My Art in the Making #2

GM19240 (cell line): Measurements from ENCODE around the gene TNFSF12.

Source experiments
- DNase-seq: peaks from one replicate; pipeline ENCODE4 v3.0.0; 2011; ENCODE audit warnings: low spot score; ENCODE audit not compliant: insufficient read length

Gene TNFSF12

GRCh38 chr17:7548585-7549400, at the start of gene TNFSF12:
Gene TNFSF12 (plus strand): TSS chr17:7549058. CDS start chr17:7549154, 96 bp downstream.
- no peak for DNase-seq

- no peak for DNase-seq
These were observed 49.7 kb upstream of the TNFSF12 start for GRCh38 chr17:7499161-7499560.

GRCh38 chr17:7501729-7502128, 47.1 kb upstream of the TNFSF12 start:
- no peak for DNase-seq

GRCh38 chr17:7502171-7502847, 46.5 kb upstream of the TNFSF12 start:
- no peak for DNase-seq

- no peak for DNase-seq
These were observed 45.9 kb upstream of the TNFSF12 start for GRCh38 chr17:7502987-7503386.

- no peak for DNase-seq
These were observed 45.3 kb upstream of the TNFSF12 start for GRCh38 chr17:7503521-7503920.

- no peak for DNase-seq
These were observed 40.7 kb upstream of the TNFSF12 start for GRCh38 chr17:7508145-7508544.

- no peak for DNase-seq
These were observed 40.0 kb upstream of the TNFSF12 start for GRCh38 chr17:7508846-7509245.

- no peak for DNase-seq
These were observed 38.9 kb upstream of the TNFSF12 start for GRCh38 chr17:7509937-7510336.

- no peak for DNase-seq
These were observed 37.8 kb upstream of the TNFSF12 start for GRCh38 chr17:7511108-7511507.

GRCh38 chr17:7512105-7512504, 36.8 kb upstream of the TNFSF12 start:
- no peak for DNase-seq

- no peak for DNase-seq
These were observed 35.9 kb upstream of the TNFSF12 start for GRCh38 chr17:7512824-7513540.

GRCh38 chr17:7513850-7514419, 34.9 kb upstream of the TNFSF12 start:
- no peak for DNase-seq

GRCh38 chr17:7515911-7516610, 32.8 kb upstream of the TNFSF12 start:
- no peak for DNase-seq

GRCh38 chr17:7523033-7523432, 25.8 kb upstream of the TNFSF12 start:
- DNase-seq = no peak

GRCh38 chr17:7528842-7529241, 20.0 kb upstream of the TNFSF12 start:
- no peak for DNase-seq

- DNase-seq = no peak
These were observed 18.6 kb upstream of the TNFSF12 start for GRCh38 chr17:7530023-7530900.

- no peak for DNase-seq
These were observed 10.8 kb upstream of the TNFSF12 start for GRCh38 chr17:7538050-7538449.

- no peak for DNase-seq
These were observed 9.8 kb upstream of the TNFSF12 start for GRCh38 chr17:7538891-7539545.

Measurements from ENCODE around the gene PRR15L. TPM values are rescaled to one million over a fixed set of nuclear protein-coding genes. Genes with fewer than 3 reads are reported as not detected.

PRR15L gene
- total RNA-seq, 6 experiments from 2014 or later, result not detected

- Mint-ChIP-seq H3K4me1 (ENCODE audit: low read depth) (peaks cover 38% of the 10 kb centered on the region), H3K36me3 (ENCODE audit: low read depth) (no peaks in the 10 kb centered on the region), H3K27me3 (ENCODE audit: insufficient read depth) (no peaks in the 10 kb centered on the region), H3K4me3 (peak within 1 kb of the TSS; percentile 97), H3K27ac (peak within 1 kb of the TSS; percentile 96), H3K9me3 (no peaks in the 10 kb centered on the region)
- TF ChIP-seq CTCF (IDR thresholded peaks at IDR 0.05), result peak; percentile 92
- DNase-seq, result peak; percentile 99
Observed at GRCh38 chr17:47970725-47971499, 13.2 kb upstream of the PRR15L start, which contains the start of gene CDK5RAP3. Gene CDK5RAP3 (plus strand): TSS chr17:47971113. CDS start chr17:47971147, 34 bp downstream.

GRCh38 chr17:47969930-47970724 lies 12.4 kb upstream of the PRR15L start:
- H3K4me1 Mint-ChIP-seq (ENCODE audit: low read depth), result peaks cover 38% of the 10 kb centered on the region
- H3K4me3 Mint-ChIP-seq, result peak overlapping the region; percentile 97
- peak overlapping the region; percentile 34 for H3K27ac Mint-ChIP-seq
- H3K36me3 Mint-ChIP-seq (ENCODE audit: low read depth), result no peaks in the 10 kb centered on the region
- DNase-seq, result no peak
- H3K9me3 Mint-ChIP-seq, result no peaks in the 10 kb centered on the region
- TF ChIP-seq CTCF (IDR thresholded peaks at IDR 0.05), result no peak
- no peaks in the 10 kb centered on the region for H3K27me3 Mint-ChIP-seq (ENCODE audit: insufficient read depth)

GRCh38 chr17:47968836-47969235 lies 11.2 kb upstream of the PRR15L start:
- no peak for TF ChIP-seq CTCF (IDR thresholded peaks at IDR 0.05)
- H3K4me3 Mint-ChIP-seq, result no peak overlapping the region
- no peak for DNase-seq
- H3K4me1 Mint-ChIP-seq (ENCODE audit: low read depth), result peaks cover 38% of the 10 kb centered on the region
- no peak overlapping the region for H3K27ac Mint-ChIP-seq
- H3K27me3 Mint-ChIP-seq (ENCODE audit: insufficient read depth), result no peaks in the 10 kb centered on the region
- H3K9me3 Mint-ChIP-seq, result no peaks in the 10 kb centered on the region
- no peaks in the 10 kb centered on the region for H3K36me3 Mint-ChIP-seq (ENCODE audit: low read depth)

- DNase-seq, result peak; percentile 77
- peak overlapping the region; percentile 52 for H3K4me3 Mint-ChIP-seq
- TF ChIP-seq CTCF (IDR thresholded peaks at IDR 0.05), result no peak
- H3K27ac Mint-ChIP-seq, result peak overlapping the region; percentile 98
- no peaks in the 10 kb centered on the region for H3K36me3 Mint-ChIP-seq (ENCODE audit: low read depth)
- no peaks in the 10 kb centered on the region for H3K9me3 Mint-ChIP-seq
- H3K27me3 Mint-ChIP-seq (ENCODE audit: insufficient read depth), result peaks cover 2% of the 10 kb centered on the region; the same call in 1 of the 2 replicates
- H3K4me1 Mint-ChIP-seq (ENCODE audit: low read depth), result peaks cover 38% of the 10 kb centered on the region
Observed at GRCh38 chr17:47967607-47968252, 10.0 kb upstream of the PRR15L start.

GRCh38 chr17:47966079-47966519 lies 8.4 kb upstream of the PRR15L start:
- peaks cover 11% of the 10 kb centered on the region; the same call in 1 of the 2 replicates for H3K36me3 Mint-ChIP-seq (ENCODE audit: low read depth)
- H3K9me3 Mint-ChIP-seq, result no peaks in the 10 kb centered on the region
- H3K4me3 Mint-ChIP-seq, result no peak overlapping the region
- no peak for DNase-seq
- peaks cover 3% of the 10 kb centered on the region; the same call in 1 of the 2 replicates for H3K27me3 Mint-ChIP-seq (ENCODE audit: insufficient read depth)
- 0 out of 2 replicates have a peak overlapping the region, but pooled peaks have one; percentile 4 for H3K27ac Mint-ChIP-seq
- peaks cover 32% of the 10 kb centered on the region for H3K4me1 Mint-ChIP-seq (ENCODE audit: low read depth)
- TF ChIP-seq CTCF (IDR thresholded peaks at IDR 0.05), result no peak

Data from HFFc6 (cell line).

STAGE 1 A horizon about midway will give me a good look at the story of two figures I have in mind. I use the fan brush to block in, taking my lead from the colors in the photo. STAGE 2 After that initial flurry I quickly go to a blue-tinted grey for the upper sky, while closer to the horizon the grey shifted slightly into a red grey. I throw in a bold, high value yellow grey for some clouds. Using these colors I drop down into the wet sand and fashion in the grey that is reflected by this mirror zone. All this done in six to seven minutes. STAGE 3 I add a dark headland and bring some of the color into the waves and vice versa by throwing some of the water blue into the above landform. Knowing the water is also a reflective surface to the sky I bring the sky colors into the water with broken horizontal strokes. Where it thins to the beach I shape some gentle waves jumping to a near white on the sand itself for a swash wave. STAGE 4 Like the previous painting I don’t develop this “landscape” any further but go quickly to putting in the figures. With a rag I wipe away the paint to clear the area for the first and dominant figure. STAGE 5 With the Marilyn liner brush I sketch in and block the figure. I am about 40 minutes into the painting and make each stroke purposeful and as accurate as I can. Since this is the initial layer I will most likely drift outside the imaginary outline of the figure but as everything is still wet I will have no problem cutting back to the correct the excess. STAGE 6 Since the paint is very thin—like watercolor—it hardens quickly, so after a short time I’m able to go in again with the first shadows and highlights to further develop the figure. As I do this I walk back the magical 10 feet, squint and assess my progress. This is the distance to judge your effectiveness at the easel—not at 3 feet! All my figure work is one with the help of my magnifier. This is the must-have in my toolbox. STAGE 7 I repeat the same process for the second figure. The march to the end involves about three layers of shadow and highlight, but between each I return to the surrounding parts of the painting and detail them in both shape and value. It’s important to bring the surrounds out at the same time as the figures and to make sure, by walking back the 10 feet, the figures always dominate. Add the birds and presto—just under 2 hours—a pretty good painting! How much grey? About 65 percent and of that about 30 percent a slight mauve.